changes in the way Education Week has rated state school systems, but once again, Ohio ranks 22nd nationally for education excellence among the 50 states in EdWeek's annual Quality Counts report, down from 5th in 2010.
I tend to think that dropping from 5th to 22nd is kind of a bad thing. But my friends at Fordham are defending the drop, even suggesting it's not even a drop at all. Why? Because EdWeek changed the way it calculated quality between 2010 and 2018. To suggest the drop is an issue is "intellectually dishonest," they claim.
So, for example, the de-emphasizing of standards and the fact other states caught up to us on those measures means that really we were probably 22nd back in 2010, just as we are today. At least, that's their argument.
Beyond the rank speculation that entails, it completely ignores one incredibly important fact: In 2009, Ohio had adopted the Evidence Based Model of school funding, which promised an additional $3.1 billion in state funding over the next 10 years. Full disclosure, I helped improve and pass the EBM in 2009 while serving as chairman of the Primary and Secondary Education Subcommittee on the House Finance and Appropriations Committee.
However, because Democrats had created the funding model, newly minted Republican Gov. John Kasich, fulfilling a campaign promise, came into office with less than 50% of the vote and immediately eliminated the EBM, crushing any hope that Ohioans had of actually meeting the state's constitutional mandate of providing a thorough and efficient system of public common schools.
Not only did he fail to fulfill the $3.1 billion promise, he immediately cut $1.8 billion from education and continues to provide less funding today, adjusted for inflation, than was provided to kids in districts during the Great Recession. All while the state's biennial budget has ballooned from $50 billion in 2009 to about $65 billion last year.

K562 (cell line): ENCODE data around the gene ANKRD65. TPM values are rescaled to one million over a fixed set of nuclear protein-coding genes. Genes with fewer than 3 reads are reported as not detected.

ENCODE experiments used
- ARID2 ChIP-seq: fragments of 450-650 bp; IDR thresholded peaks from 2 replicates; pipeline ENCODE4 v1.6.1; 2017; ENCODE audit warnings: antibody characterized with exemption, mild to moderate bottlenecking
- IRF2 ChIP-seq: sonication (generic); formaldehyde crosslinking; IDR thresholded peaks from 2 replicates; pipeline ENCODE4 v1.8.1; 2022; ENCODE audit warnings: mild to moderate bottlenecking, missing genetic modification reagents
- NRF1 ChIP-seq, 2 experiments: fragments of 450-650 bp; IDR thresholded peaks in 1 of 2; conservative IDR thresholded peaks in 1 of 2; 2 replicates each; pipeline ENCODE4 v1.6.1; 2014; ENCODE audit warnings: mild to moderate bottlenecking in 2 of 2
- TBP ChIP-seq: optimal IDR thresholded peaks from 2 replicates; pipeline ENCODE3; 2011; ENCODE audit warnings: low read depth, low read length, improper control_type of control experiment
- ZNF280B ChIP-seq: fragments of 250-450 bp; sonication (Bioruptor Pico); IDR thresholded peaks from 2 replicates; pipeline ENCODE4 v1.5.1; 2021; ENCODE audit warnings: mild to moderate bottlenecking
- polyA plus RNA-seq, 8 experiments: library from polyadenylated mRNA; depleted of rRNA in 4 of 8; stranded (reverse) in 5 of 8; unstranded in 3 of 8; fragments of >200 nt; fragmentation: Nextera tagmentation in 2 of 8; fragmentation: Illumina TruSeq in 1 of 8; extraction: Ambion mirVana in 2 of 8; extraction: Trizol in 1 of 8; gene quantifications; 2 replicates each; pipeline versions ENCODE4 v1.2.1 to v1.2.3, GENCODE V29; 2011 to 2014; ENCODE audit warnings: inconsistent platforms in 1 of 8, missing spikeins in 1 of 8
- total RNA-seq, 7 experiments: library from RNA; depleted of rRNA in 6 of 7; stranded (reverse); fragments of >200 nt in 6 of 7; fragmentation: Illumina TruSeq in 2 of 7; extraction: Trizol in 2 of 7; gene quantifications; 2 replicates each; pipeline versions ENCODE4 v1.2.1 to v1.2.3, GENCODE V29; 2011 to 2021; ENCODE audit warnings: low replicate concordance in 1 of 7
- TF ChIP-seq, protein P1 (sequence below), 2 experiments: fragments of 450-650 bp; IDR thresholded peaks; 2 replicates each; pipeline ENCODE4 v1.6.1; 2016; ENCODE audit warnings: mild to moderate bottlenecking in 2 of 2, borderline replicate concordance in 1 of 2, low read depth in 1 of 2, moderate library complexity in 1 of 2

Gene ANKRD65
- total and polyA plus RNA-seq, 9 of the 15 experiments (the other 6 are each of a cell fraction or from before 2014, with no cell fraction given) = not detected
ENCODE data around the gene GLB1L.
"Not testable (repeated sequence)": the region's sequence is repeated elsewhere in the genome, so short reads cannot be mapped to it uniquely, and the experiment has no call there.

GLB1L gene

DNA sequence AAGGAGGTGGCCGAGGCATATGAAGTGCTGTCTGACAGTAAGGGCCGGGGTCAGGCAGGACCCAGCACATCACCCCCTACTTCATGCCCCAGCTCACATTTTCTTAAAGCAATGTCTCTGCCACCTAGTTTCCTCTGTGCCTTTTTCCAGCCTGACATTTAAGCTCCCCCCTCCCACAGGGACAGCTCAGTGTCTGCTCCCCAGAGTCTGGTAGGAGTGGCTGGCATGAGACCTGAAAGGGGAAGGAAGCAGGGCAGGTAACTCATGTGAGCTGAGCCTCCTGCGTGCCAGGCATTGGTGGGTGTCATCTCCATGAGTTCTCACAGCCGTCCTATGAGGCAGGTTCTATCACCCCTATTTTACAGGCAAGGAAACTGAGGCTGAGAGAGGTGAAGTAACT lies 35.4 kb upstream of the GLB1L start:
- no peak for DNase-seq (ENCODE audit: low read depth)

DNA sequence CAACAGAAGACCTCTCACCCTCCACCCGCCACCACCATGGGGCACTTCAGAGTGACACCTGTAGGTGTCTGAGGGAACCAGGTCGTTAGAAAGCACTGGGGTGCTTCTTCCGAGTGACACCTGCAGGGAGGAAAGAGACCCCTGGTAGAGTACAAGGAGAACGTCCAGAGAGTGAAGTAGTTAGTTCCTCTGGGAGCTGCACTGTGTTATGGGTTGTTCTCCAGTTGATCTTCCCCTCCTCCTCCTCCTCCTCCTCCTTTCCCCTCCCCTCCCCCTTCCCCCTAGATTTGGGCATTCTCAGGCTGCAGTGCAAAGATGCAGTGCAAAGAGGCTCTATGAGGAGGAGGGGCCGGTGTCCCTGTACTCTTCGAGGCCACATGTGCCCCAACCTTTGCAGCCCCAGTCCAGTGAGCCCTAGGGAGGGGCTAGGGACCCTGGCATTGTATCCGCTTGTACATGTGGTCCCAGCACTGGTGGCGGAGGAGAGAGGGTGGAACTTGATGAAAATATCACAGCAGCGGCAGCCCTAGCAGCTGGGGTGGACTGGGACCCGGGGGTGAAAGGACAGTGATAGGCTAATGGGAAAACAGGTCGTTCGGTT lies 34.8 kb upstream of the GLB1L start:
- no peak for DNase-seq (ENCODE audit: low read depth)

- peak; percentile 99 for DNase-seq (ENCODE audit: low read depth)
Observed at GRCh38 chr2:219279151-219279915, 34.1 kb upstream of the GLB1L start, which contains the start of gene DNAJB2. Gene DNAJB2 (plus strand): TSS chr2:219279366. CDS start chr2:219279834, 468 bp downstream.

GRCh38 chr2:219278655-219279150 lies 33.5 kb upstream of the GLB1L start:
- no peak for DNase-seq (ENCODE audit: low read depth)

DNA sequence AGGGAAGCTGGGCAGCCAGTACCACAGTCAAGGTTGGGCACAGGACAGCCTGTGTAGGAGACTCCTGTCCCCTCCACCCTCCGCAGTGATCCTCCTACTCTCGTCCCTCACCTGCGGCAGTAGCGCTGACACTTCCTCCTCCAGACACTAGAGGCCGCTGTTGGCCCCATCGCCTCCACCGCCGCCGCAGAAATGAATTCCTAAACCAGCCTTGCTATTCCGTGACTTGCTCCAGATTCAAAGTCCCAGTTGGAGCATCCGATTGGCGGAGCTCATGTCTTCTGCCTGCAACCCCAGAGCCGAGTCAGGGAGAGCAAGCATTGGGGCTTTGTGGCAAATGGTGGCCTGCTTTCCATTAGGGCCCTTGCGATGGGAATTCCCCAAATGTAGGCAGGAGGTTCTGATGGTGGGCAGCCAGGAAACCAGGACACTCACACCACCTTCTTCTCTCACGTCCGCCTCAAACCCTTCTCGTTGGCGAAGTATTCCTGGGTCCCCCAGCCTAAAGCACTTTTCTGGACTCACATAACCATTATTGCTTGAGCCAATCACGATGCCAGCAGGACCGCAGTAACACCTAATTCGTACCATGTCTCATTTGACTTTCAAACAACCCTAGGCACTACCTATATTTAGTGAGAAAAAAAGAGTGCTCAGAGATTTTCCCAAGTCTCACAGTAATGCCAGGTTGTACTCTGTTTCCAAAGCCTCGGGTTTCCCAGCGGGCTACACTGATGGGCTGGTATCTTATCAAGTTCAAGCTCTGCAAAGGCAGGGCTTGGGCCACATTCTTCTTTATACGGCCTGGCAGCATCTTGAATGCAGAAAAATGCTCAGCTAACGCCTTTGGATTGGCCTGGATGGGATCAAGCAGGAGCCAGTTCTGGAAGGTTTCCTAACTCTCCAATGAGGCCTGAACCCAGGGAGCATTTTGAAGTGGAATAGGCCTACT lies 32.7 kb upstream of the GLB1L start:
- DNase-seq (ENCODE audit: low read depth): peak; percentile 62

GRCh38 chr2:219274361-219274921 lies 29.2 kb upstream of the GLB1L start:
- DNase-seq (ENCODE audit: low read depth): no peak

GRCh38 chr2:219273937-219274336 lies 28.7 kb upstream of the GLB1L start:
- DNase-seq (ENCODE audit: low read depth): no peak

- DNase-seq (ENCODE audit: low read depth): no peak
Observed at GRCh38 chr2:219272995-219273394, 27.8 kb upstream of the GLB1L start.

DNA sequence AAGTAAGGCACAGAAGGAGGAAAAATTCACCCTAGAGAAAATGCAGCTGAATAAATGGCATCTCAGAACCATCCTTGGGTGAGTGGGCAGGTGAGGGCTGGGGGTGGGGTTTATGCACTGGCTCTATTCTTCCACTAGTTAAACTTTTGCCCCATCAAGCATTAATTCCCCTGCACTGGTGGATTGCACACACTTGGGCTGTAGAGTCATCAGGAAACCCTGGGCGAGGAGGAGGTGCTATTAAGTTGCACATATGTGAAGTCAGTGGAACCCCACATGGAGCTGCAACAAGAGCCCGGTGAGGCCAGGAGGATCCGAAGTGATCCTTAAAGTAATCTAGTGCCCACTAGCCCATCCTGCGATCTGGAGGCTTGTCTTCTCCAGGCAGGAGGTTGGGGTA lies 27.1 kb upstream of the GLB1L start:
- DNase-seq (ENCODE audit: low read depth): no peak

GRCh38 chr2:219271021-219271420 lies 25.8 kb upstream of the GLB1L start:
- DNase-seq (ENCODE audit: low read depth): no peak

One other state in 2010 had adopted the EBM -- Wyoming. Since 2010, Wyoming has jumped in the Quality Counts rankings from 33rd to 7th in 2018. A major driver of that improvement has been Wyoming's continued and significant commitment to funding its schools equitably and adequately. In fact, it's the only state in the union that received an A in education finance (a category that remains the same in both years) from Quality Counts in 2018.
Wyoming -- the most conservative state in the union. I know, right?
If its score was the same as Wyoming's today, rather than 16 points lower, that would easily offset any of the changes Fordham and others try to use to excuse the state's drop.
This is not a matter of speculation.
It is a fact.
If Ohio had stayed on its funding path from 2010, the state would be ranked far higher today than it currently is. And, more importantly, Ohio's students would have more access to the world-class educations they deserve, regardless of where they live.
That's not being intellectually dishonest.
It is telling the truth.